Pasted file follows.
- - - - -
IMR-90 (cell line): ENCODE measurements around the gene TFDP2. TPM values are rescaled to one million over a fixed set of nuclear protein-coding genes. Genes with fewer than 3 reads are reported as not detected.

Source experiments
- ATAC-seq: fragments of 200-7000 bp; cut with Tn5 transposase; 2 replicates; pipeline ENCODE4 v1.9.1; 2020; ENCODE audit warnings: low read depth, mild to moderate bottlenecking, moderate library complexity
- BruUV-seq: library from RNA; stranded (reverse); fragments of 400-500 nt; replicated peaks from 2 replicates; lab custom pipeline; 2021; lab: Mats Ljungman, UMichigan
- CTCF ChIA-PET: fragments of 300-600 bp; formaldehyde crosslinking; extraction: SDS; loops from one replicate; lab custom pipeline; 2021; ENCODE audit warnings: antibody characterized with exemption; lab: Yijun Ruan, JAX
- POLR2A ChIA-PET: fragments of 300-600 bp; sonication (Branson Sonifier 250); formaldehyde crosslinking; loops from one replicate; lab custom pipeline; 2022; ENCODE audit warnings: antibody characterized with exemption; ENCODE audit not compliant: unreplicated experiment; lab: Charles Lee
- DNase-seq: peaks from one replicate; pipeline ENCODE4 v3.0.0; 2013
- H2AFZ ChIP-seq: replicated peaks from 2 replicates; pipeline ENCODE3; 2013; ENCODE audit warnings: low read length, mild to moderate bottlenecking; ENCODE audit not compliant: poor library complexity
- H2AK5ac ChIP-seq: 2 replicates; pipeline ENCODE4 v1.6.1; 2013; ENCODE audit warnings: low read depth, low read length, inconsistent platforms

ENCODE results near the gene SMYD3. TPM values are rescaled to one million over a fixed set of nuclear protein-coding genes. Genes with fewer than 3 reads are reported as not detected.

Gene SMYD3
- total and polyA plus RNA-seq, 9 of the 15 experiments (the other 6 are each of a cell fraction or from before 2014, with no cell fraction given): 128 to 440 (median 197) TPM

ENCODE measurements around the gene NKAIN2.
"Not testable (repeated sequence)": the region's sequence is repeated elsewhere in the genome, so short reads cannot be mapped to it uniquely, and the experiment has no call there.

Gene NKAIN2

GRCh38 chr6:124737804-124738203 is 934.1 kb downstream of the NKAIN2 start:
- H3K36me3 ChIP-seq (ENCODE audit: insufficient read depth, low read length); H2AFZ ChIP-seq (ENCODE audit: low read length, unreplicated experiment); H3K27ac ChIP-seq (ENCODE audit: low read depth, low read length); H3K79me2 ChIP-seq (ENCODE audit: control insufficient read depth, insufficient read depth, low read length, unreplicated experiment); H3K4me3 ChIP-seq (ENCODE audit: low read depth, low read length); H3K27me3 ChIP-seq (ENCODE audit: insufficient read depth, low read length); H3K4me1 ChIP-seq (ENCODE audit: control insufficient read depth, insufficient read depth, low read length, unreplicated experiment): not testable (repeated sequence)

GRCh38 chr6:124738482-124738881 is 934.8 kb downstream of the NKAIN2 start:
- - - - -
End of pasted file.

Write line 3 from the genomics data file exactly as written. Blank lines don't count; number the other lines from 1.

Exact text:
- ATAC-seq: fragments of 200-7000 bp; cut with Tn5 transposase; 2 replicates; pipeline ENCODE4 v1.9.1; 2020; ENCODE audit warnings: low read depth, mild to moderate bottlenecking, moderate library complexity